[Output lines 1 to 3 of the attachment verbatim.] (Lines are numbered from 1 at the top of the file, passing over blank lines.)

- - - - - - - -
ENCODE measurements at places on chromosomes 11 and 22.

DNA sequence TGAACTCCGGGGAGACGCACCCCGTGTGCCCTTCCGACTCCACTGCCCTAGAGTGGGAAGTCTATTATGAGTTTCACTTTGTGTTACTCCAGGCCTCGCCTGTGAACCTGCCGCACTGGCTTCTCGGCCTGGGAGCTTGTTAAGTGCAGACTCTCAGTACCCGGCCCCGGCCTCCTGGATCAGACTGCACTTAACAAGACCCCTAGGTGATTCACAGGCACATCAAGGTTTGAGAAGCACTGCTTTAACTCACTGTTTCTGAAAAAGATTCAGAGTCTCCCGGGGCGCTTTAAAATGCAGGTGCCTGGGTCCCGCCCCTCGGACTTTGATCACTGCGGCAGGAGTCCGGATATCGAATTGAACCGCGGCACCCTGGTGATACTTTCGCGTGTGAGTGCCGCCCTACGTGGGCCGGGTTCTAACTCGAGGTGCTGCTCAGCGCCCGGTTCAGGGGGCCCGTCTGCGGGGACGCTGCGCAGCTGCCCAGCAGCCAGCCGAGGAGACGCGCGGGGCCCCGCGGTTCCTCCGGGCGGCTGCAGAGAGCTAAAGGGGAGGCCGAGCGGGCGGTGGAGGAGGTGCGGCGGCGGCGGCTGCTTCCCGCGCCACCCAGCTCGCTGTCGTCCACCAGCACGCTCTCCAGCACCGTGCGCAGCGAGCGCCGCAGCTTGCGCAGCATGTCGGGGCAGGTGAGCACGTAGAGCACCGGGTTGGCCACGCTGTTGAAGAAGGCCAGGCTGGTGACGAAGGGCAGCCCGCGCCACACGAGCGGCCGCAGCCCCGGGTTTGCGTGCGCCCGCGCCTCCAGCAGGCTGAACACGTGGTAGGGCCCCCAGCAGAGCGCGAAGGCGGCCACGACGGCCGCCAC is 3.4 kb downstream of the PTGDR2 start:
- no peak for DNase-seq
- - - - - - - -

ENCODE measurements at places on chromosomes 11 and 22.

DNA sequence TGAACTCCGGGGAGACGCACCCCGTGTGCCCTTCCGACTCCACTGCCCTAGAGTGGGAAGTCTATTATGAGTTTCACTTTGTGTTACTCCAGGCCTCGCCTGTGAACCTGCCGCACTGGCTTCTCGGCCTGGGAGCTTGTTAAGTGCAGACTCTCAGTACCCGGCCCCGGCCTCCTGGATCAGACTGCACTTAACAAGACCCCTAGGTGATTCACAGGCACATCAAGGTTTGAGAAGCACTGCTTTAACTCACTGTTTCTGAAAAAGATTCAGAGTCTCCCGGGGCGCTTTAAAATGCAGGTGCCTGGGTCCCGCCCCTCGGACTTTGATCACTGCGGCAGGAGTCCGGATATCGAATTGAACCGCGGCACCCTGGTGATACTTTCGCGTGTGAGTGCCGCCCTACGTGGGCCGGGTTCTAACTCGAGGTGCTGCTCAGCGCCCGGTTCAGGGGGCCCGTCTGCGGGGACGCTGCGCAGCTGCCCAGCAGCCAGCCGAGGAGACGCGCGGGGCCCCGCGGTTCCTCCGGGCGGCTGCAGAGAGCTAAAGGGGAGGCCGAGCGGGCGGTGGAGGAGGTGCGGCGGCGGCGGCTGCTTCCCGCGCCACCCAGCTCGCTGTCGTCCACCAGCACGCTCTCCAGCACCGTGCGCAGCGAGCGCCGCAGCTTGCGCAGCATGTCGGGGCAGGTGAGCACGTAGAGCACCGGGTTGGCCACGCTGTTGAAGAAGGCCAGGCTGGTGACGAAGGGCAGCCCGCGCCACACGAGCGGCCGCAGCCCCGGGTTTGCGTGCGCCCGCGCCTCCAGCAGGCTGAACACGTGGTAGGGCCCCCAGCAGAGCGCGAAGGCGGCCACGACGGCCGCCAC is 3.4 kb downstream of the PTGDR2 start:
- no peak for DNase-seq